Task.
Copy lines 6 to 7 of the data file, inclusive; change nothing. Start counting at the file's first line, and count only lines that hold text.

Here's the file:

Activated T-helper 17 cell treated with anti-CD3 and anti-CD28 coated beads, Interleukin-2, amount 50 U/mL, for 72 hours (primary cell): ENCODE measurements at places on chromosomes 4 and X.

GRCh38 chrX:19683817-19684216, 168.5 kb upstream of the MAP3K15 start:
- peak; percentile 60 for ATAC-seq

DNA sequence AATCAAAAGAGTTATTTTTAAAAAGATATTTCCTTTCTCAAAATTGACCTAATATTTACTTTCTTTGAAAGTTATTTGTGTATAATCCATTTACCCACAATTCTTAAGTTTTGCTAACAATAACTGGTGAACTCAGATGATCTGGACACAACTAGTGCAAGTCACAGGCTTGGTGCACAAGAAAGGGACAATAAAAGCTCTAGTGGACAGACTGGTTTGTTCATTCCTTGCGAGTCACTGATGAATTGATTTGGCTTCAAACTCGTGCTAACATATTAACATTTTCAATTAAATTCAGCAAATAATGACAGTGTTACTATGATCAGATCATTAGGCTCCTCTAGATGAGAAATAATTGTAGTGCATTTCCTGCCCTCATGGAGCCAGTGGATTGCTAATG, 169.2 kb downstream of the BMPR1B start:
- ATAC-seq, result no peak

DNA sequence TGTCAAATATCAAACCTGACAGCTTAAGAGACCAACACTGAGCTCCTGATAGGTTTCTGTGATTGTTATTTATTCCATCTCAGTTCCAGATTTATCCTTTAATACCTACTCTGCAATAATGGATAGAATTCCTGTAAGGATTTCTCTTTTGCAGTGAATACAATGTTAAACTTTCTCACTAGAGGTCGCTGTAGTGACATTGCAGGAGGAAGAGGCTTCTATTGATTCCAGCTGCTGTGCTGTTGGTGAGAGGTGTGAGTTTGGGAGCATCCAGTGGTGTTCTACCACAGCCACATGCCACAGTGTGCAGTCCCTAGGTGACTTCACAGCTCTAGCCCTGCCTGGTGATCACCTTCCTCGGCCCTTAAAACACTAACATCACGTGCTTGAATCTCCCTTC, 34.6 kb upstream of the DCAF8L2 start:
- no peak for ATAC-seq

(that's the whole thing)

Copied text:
DNA sequence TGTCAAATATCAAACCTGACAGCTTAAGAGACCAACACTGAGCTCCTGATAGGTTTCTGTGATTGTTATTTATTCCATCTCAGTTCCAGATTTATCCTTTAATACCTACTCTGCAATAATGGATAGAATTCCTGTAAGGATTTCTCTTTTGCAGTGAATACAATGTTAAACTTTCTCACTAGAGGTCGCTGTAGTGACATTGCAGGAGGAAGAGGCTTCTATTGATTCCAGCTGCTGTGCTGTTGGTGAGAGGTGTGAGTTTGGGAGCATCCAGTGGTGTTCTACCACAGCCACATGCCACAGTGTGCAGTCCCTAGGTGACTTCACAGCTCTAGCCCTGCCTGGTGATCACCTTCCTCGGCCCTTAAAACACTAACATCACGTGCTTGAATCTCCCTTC, 34.6 kb upstream of the DCAF8L2 start:
- no peak for ATAC-seq